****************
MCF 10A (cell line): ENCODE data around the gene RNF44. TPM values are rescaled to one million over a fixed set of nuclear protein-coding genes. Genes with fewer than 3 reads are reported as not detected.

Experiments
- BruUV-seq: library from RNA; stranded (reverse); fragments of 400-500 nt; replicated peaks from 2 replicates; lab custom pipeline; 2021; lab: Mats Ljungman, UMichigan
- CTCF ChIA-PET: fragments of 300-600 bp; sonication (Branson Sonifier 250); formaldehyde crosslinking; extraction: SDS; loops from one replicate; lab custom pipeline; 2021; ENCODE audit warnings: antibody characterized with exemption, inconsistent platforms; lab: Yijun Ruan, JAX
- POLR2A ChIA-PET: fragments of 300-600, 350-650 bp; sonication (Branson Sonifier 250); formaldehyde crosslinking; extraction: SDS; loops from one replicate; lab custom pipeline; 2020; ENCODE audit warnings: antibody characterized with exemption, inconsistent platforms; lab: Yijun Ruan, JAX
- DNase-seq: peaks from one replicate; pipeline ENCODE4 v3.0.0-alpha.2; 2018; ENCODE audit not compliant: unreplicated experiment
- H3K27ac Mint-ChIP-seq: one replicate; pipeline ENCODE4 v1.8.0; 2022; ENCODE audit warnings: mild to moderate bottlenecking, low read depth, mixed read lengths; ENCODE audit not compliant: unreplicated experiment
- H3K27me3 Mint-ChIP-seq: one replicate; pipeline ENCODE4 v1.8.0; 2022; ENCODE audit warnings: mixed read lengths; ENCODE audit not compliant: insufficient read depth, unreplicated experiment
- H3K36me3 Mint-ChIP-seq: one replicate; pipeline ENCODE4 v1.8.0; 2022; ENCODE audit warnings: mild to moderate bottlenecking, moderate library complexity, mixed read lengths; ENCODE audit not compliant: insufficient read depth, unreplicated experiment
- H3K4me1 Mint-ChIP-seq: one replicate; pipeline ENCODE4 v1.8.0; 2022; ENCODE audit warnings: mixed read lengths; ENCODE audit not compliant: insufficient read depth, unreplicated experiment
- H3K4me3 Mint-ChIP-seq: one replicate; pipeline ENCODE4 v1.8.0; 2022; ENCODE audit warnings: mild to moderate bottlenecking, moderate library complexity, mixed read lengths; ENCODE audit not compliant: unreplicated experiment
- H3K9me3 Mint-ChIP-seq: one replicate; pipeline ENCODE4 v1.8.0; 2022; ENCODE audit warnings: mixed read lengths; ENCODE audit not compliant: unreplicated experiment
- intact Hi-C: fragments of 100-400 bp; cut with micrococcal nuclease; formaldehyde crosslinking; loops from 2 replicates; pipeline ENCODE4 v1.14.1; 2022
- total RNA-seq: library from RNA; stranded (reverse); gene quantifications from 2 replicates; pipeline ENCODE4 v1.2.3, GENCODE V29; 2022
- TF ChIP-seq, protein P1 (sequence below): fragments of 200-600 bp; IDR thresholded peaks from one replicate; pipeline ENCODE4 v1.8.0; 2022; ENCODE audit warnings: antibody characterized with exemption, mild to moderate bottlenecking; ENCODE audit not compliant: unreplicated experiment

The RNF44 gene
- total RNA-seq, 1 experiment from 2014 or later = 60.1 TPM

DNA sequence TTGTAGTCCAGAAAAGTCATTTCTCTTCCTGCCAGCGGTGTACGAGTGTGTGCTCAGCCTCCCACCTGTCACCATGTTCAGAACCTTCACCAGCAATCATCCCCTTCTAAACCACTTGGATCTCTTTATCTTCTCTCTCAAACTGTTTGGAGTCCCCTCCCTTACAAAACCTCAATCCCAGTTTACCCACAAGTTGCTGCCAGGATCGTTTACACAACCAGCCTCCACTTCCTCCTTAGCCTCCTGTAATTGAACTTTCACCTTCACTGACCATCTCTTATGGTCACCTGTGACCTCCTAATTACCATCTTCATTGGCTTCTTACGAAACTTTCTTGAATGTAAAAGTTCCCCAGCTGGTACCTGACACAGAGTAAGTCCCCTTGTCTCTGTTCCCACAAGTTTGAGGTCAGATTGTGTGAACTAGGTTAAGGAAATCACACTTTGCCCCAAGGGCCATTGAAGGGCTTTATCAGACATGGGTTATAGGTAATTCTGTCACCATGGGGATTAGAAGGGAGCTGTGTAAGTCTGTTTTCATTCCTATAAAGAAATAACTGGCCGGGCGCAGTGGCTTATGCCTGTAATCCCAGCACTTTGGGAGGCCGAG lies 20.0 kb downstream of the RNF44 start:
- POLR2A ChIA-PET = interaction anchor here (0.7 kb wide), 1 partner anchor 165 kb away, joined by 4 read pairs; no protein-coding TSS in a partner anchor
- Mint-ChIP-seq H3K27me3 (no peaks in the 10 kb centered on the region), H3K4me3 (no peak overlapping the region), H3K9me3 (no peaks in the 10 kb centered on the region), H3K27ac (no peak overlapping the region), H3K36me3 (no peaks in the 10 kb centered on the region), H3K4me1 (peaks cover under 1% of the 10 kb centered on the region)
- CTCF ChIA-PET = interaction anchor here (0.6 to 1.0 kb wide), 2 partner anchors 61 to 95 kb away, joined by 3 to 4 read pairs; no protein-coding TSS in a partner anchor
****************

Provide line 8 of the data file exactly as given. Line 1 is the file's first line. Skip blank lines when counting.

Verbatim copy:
- H3K27me3 Mint-ChIP-seq: one replicate; pipeline ENCODE4 v1.8.0; 2022; ENCODE audit warnings: mixed read lengths; ENCODE audit not compliant: insufficient read depth, unreplicated experiment